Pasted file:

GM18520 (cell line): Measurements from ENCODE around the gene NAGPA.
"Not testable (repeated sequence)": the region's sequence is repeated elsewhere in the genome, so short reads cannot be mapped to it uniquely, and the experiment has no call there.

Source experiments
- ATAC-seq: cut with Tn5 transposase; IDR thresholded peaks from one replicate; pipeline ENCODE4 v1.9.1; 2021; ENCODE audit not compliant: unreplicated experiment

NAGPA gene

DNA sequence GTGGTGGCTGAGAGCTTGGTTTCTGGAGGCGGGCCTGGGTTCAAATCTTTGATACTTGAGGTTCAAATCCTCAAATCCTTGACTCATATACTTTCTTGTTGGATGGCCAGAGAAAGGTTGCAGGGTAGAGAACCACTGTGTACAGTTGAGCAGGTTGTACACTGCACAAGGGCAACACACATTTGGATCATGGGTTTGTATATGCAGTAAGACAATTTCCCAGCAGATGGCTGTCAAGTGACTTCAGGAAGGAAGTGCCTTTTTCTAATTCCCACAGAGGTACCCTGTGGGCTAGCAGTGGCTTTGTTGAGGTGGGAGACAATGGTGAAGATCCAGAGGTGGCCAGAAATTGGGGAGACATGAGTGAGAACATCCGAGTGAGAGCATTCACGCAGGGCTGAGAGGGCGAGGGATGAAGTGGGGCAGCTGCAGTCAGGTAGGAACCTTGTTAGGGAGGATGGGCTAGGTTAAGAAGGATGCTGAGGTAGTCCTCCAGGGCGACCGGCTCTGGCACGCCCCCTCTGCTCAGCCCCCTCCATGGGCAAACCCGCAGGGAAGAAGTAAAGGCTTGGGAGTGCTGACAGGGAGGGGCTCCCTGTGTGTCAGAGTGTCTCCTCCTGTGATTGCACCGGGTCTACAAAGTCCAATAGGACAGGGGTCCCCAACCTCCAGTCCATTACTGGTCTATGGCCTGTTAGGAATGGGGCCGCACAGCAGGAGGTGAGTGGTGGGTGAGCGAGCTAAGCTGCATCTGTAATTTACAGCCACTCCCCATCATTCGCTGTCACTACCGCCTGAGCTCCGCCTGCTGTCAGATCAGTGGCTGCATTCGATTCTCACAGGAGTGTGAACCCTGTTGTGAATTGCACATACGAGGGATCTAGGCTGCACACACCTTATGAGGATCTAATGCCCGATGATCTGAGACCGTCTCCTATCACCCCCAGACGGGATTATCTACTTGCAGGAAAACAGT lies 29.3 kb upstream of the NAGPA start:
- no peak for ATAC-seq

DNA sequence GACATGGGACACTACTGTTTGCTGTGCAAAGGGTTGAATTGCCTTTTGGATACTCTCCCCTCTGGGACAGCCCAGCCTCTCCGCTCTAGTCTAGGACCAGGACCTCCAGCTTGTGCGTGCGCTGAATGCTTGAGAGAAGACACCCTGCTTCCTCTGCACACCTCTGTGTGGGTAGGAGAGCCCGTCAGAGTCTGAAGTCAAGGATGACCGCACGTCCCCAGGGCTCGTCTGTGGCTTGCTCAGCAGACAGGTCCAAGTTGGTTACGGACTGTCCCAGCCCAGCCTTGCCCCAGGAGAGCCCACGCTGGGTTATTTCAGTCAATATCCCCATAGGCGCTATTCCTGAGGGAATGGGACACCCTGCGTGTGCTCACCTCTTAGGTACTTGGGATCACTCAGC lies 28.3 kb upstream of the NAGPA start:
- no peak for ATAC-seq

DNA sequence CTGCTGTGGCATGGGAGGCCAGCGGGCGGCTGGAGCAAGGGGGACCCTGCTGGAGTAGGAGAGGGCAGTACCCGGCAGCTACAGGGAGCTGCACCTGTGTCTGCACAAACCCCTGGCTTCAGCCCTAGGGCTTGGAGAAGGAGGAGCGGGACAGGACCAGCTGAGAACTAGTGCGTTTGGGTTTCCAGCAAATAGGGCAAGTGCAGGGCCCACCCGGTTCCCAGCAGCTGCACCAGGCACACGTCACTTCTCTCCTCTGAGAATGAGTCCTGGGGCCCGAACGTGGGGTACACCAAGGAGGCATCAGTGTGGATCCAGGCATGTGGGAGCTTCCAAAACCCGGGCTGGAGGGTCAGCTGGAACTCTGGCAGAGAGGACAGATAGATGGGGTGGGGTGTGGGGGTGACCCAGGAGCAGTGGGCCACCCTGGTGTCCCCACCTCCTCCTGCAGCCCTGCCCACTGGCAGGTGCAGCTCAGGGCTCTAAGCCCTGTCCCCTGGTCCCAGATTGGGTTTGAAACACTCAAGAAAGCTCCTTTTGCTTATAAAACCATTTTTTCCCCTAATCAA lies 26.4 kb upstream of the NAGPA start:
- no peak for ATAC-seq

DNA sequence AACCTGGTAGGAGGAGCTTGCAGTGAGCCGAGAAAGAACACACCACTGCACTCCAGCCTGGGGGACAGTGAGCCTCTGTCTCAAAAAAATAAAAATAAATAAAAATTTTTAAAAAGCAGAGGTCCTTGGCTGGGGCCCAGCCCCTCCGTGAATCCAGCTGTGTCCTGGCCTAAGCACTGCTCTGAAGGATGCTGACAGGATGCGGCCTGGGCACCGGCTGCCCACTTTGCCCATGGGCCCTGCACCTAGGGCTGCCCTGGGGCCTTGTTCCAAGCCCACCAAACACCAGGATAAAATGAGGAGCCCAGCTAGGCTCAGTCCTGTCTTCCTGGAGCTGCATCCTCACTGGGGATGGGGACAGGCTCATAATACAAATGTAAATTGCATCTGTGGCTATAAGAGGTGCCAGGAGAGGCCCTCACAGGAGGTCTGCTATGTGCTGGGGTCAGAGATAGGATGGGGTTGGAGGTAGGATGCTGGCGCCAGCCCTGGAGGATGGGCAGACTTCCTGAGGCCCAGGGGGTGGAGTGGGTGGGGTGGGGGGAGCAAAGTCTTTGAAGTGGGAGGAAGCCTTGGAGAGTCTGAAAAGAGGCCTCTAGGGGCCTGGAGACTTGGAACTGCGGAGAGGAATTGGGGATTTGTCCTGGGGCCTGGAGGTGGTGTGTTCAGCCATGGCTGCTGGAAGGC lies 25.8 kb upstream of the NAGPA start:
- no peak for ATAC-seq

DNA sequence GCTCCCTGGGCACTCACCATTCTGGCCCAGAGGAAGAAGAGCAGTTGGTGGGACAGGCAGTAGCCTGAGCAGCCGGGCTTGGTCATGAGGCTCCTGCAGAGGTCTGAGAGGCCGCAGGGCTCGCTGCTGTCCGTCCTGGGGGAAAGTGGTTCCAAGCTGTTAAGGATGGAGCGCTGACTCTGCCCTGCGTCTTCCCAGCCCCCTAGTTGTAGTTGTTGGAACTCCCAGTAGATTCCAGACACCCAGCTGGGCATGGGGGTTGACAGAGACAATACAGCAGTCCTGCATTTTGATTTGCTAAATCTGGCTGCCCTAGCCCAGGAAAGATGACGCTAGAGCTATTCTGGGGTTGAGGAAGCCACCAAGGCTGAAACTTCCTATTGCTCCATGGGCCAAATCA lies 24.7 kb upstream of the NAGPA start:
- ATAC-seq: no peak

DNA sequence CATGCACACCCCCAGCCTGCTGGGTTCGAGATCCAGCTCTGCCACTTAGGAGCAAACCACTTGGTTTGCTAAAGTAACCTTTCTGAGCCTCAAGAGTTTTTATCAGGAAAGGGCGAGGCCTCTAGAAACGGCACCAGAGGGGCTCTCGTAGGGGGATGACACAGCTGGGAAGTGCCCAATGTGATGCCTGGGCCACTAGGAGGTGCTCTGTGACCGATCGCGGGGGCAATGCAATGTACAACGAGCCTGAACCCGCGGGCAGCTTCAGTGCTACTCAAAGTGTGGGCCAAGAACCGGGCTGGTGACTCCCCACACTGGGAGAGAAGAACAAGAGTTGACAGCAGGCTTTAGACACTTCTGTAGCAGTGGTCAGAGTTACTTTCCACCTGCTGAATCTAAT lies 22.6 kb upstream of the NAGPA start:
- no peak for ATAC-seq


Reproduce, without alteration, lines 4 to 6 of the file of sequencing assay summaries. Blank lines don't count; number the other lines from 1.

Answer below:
- ATAC-seq: cut with Tn5 transposase; IDR thresholded peaks from one replicate; pipeline ENCODE4 v1.9.1; 2021; ENCODE audit not compliant: unreplicated experiment

NAGPA gene

DNA sequence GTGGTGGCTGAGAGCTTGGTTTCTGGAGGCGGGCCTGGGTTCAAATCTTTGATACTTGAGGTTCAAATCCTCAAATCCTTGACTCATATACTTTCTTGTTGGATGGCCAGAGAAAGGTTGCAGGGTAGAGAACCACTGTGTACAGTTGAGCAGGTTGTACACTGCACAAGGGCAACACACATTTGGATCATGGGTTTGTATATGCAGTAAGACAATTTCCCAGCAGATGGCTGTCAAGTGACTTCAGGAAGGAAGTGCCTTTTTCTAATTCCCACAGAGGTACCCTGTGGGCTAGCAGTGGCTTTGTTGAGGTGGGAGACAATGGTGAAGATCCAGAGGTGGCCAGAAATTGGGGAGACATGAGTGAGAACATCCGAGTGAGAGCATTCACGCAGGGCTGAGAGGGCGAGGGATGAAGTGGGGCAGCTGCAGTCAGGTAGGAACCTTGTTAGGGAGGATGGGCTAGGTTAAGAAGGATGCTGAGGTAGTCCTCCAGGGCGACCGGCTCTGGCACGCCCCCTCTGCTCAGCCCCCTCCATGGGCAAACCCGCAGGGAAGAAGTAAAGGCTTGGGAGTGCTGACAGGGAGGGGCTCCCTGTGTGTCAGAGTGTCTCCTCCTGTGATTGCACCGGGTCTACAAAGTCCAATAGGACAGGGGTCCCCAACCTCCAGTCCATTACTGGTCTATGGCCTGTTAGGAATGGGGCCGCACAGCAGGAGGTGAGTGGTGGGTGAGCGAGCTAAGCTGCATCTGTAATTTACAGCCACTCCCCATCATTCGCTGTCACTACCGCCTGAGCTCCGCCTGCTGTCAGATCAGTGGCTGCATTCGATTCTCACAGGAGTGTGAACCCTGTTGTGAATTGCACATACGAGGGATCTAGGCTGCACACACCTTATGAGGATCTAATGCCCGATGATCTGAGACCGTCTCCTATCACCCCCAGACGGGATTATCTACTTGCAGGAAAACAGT lies 29.3 kb upstream of the NAGPA start: